Frans De Waal, authored a best-selling book entitled, Are We Smart Enough to Know How Smart Animals Are? (W.W. Norton & Company, New York, 2016). He is a Dutch-American ethologist and zoologist who earned his PhD in biology at the University of Utrecht 1977. He completed a six-year study of the chimpanzee colony at Burgers Zoo in Arnhem, Holland before moving to the United States where he has been a professor in the Psychology Department of Emory University and Director of the Living Links Center at the Yerkes National primate Research Center in Atlanta. I would characterize him as one of the world’s leading academic scholars of primate behavior and psychology. De Waal also very much enjoys the relationships he cultivates with the animals he studies. But as a scientist he disciplines himself not to make speculations about the emotions, feelings and motives that his animals may appear to exhibit.
The following paragraph is taken from the prologue of his book entitled, Mama’s Last Hug: Animal Emotions and What They Tell Us about Ourselves, (W.W. Norton and Company, New York, 2019):
“I love to follow wild primates around, and over the years I visited a great many field sites in four corners of the earth, but there’s a limit to what I or anyone else can learn from this. One of the most emotional moments I ever witnessed was one while chimpanzees high above me suddenly burst out in bloodcurdling screams and hoots. Chimps are among the noisiest animals in the world, and my heart stood still not knowing the cause of the commotion. As it turns out, they had captured a hapless monkey and were leaving little doubt about how much they prized its meat. While I watched the apes cluster around the possessor of the carcass and feast, I wondered if he shared it with them because he had more than enough to eat and didn’t care or because he wanted to get rid of all those beggars, who wouldn’t stop whining while gingerly touching every morsel he brought to his mouth. Or perhaps, as a third possibility, his sharing was altruistic, based on how much he knew the others wanted a piece. There was no way to know for sure from watching alone. We’d need to change the hunger state of the meat owner or make it harder for the others to beg. Would he still be as generous? Only a controlled experiment would allow us to get at the motives behind his behavior.”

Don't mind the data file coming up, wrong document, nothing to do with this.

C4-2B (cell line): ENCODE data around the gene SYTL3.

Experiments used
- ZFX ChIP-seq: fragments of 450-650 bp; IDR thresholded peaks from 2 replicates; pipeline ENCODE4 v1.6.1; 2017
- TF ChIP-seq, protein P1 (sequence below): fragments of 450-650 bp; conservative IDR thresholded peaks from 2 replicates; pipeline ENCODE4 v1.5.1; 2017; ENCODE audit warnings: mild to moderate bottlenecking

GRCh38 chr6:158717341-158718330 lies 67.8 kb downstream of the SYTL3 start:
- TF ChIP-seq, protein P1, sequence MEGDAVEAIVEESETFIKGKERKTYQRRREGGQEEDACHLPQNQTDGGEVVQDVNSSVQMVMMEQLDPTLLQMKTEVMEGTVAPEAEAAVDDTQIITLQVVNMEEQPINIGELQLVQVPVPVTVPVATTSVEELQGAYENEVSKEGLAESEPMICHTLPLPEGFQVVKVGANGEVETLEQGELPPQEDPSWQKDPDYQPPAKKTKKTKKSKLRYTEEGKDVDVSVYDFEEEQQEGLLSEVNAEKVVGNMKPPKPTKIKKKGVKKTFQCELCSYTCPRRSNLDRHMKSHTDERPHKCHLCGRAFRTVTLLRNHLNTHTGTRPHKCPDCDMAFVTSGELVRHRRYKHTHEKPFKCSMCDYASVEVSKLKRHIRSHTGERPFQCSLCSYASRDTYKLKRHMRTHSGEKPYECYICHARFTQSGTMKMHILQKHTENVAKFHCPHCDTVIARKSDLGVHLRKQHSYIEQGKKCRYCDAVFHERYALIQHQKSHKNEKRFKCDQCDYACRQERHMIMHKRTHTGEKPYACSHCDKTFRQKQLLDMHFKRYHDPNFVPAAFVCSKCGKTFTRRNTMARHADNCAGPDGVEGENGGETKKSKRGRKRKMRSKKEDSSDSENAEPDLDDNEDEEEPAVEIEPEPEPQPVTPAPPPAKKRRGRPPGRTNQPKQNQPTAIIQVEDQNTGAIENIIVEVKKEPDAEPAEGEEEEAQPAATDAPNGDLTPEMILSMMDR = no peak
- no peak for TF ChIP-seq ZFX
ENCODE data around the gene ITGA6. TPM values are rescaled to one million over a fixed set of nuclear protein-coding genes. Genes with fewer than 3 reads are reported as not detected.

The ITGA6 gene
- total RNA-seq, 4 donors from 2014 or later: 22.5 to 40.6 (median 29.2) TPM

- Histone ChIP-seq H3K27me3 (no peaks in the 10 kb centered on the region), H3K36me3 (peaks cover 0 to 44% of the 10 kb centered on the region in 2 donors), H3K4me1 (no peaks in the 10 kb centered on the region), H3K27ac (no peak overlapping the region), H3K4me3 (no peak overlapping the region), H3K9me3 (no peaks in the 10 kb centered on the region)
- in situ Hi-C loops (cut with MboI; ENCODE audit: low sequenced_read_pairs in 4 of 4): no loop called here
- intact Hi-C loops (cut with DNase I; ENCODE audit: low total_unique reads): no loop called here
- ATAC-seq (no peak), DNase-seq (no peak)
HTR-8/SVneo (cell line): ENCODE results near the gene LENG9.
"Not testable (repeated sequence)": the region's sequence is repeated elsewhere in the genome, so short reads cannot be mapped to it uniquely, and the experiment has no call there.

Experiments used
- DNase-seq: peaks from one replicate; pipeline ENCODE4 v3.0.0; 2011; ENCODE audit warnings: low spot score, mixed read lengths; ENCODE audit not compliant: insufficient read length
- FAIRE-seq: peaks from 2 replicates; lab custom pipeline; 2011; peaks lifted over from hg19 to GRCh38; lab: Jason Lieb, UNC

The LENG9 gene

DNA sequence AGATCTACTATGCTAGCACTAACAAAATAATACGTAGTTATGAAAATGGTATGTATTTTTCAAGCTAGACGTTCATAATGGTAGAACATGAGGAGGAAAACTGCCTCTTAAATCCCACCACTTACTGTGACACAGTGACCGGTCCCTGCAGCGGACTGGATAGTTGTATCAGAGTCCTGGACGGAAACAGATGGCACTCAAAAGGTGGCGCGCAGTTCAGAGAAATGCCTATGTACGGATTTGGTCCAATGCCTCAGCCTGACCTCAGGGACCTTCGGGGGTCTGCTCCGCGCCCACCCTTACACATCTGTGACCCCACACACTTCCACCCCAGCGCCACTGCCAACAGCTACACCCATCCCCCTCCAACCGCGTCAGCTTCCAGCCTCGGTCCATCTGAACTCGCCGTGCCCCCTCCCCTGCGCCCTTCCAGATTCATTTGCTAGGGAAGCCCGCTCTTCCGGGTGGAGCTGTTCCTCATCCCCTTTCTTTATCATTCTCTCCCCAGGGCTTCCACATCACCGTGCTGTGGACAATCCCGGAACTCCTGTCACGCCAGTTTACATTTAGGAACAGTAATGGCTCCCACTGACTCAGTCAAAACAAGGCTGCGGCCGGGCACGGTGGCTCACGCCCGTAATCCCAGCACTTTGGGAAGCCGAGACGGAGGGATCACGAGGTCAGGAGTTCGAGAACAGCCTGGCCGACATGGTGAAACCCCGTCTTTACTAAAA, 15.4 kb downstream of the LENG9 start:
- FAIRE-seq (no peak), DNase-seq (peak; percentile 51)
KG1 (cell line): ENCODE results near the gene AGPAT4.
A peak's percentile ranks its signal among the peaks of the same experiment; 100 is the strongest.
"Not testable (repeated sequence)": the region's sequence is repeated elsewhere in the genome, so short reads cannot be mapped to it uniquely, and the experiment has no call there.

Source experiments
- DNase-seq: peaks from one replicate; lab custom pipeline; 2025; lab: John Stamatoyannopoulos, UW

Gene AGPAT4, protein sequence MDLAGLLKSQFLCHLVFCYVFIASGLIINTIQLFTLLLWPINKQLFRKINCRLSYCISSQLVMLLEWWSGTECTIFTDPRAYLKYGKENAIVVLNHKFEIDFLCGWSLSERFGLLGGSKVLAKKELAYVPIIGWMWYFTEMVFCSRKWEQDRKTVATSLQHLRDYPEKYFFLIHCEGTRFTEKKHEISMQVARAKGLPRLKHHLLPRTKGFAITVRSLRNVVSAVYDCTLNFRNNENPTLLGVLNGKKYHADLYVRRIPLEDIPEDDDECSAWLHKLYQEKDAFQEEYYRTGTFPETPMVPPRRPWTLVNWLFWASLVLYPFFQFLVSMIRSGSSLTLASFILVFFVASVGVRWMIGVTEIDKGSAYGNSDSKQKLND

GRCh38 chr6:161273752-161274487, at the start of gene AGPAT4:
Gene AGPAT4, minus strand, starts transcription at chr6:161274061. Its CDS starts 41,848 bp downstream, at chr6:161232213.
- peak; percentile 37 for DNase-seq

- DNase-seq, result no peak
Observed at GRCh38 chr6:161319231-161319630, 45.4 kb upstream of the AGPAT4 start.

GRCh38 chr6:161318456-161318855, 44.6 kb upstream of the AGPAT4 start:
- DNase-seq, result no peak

Similarly De Waal exhibited his disciplined restraint against speculation regarding an animal’s motivation in his chapter on the aged chimpanzee alpha female, Mama, who gave him her last hug before she died. This is what he had to say:
“We sometimes assume that other animals have a sense of mortality, such as a cow on her way to the slaughterhouse or a pet who disappears days before her death. Much of this is human projection, though based on what we realize is coming. But do the animals realize it as well? Who says that a cat hiding in the basement during her last few days knows her end is near? Debilitated or in pain, she may simply want to be alone. Similarly, while it was obvious to us that Mama was physically on death’s doorstep, we will never know if she was there in her own mind as well.”